One of the world’s great authors has passed on. E.L. Doctorow, a gentle and much-loved man who lived in Sag Harbor and New York City, the author of Ragtime, Billy Bathgate, The March, The Book of Daniel, World’s Fair and several other novels and short stories, was widely praised and honored for his work.
His books have won the PEN/Faulkner Award for Fiction, the National Book Critics Award for Fiction, the National Book Award and the Pulitzer Prize. Many were made into movies. All the stories were fictional, set in past centuries, and each was told from a different point-of-view and often with a different sort of narrator, or no narrator at all. He was an experimenter of style in that sense, and also a writer of material that was cut from a liberal cloth. His works, particularly Ragtime, which many consider his best, are wonderful to read and give you a great sense of the time and place in which the story is set.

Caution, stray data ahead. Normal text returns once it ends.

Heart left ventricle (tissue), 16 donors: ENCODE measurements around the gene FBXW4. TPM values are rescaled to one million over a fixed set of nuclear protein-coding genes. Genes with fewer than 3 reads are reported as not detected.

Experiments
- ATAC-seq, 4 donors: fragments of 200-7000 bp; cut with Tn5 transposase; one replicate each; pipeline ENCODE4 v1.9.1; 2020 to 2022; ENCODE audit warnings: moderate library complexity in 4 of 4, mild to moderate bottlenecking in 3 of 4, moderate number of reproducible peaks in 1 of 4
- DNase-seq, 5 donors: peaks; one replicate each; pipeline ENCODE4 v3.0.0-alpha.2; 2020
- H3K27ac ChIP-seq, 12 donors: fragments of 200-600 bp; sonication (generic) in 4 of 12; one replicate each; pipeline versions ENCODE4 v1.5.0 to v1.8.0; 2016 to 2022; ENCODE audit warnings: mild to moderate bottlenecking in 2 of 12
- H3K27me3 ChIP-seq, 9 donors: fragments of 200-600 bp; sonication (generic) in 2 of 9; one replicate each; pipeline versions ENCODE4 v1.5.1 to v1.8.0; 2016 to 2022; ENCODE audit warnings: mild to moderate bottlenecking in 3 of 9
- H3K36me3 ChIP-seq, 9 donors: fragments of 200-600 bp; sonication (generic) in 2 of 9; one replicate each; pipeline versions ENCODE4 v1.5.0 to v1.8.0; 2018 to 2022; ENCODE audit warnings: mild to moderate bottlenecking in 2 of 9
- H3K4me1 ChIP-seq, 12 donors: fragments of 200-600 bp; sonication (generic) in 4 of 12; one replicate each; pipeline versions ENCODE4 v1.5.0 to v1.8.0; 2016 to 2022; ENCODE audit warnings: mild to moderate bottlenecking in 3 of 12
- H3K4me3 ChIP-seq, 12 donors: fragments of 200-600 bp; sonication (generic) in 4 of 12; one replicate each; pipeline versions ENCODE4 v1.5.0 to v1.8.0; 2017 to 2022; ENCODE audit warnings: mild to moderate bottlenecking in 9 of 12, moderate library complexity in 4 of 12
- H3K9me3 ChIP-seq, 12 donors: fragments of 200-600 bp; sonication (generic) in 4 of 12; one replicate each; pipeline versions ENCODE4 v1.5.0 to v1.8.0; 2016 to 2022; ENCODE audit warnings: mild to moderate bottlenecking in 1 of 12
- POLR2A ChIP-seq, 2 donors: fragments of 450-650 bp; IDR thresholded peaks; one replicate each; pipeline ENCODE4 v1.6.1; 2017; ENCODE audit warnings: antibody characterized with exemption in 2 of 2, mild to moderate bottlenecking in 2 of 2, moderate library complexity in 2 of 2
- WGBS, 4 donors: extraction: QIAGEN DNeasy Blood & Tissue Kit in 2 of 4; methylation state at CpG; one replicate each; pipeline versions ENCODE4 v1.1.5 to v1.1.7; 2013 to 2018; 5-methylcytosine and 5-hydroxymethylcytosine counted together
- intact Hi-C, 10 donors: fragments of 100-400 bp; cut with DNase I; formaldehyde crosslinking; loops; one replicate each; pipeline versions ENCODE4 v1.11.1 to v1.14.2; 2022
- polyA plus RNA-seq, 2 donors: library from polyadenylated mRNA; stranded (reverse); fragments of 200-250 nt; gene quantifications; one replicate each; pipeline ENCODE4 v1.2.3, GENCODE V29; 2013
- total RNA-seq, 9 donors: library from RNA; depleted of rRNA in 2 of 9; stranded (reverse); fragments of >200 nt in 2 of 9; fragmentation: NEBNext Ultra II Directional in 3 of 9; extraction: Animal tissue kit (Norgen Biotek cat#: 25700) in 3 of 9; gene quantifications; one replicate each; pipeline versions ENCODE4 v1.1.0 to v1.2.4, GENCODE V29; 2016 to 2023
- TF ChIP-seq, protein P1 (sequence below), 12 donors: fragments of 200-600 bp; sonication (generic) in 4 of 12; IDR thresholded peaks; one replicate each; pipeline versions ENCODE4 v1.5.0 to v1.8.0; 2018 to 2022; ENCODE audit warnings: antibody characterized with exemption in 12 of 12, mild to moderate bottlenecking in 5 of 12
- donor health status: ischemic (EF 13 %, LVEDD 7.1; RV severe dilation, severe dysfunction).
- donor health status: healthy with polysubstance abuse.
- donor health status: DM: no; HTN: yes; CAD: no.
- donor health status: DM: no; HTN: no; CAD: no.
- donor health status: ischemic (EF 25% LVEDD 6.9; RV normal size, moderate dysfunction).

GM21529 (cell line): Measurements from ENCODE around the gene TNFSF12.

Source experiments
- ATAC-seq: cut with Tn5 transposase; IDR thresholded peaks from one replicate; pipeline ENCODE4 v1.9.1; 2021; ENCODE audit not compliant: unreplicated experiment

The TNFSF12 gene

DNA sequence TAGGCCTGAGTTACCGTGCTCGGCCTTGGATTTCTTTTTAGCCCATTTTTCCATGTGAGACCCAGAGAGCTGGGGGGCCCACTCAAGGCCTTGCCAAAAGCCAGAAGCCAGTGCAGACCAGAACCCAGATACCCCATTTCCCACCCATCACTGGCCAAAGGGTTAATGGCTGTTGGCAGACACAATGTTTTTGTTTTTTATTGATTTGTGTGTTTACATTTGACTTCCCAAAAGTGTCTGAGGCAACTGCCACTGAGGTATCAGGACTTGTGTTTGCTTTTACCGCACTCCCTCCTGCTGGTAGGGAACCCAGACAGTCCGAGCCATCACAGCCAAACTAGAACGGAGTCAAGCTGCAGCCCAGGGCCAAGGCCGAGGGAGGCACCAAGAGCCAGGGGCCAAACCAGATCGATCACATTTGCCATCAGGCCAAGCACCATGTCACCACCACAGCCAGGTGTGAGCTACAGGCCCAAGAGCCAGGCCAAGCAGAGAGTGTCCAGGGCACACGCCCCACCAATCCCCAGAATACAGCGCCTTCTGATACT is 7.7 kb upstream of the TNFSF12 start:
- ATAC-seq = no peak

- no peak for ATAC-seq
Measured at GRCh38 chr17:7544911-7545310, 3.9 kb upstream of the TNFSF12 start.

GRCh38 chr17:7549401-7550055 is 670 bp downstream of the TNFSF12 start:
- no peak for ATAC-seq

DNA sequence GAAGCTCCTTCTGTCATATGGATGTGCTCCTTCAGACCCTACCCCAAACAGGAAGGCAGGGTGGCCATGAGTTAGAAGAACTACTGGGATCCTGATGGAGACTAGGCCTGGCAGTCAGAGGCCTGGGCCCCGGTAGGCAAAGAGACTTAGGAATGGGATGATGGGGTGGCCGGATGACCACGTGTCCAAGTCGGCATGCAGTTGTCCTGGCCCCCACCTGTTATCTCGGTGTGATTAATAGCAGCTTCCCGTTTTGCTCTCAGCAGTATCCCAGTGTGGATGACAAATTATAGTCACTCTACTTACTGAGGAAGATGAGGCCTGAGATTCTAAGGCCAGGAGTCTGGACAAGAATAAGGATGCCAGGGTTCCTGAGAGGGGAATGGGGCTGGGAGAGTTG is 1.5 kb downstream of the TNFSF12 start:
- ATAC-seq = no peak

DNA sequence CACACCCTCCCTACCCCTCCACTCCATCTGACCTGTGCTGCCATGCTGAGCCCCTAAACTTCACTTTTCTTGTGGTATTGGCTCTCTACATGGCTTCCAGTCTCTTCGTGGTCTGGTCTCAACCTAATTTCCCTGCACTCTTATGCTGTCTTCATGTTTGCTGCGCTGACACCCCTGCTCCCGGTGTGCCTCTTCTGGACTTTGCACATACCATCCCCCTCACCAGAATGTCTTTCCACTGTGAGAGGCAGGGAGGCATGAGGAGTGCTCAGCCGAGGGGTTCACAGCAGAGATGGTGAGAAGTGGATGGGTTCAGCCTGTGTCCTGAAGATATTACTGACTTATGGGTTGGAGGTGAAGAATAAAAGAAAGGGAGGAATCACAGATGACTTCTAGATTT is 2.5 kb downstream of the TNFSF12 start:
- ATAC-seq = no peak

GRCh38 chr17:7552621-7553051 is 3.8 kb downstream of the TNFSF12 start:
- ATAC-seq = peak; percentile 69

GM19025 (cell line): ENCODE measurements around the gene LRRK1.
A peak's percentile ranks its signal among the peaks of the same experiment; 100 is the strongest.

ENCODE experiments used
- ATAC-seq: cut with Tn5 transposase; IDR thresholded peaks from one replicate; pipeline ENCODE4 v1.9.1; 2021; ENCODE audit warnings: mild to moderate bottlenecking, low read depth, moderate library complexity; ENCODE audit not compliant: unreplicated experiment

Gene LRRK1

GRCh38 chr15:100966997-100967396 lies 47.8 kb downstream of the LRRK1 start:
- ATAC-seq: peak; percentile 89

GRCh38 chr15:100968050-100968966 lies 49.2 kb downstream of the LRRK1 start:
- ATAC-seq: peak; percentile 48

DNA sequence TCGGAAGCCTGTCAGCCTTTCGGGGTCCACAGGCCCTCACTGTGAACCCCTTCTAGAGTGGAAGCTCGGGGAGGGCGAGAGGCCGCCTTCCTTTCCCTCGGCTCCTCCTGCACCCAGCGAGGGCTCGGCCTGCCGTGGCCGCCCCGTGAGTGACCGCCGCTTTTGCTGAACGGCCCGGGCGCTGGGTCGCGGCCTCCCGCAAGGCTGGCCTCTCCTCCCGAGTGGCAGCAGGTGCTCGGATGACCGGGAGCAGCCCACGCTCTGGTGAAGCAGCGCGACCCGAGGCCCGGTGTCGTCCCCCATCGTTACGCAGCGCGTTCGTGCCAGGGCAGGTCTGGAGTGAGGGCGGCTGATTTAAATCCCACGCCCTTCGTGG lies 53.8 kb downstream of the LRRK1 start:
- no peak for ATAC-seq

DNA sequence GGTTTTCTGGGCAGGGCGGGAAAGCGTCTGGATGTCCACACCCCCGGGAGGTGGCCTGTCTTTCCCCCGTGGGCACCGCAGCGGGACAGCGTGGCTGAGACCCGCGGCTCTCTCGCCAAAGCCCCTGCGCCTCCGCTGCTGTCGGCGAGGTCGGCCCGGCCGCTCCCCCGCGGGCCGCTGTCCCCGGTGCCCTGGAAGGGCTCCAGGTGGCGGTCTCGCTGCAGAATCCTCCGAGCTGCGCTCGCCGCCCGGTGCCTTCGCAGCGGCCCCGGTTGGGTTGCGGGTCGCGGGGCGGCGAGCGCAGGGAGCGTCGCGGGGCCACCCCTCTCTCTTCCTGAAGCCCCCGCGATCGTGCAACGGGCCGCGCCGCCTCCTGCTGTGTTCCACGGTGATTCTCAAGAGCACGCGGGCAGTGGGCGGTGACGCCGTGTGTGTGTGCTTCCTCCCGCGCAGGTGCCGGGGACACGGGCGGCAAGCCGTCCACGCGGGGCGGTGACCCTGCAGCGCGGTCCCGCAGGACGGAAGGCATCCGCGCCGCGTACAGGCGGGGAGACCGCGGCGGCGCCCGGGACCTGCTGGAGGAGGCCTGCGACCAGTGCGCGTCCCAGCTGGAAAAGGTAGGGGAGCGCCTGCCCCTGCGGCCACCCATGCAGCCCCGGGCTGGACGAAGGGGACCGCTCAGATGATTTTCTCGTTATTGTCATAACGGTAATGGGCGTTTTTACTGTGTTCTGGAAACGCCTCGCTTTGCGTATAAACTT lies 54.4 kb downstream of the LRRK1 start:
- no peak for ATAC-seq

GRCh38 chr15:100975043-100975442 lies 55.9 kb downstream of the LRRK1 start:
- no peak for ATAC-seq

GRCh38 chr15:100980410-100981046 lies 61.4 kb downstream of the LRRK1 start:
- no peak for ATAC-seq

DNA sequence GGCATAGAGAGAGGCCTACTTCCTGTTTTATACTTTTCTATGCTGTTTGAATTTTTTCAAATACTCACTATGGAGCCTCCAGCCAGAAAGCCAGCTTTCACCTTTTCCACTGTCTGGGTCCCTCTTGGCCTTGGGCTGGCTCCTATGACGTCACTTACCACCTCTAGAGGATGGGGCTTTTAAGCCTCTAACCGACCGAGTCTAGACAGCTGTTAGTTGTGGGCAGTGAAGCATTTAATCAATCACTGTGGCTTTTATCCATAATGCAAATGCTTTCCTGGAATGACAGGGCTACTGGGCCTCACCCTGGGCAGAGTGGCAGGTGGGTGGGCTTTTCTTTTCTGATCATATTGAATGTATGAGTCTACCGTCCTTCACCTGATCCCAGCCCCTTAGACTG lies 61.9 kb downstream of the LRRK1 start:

Doctorow was born and raised in New York City and said he decided when he was 9 years old that he wanted to become a writer. He went to the Bronx High School of Science, Kenyon College and Columbia University. He served in the U. S. Army in Europe, stationed in Germany after the war. He leaves behind two daughters, Jenny Doctorow Fe-Bornstein and Caroline Doctorow Gatewood, and four grandchildren.
I met Mr. Doctorow on several occasions, one time at a lawn party where I asked him how he juxtaposed fictional characters with actual events and wondered if he took history and wrote fiction over it or the other way around. He said he wrote fiction first, then studied and made the adjustments from the underlying facts afterwards. Otherwise, he said, he’d get too much caught up with the facts.
Mr. Doctorow also was the keynote speaker at the Dan’s Papers $6,000 Prize for Nonfiction in 2013, giving advice and encouragement to a large audience of writers and friends in the John Drew Theater at the awards ceremony there that August. Excerpts from that speech can watched at LiteraryPrize.DansPapers.com.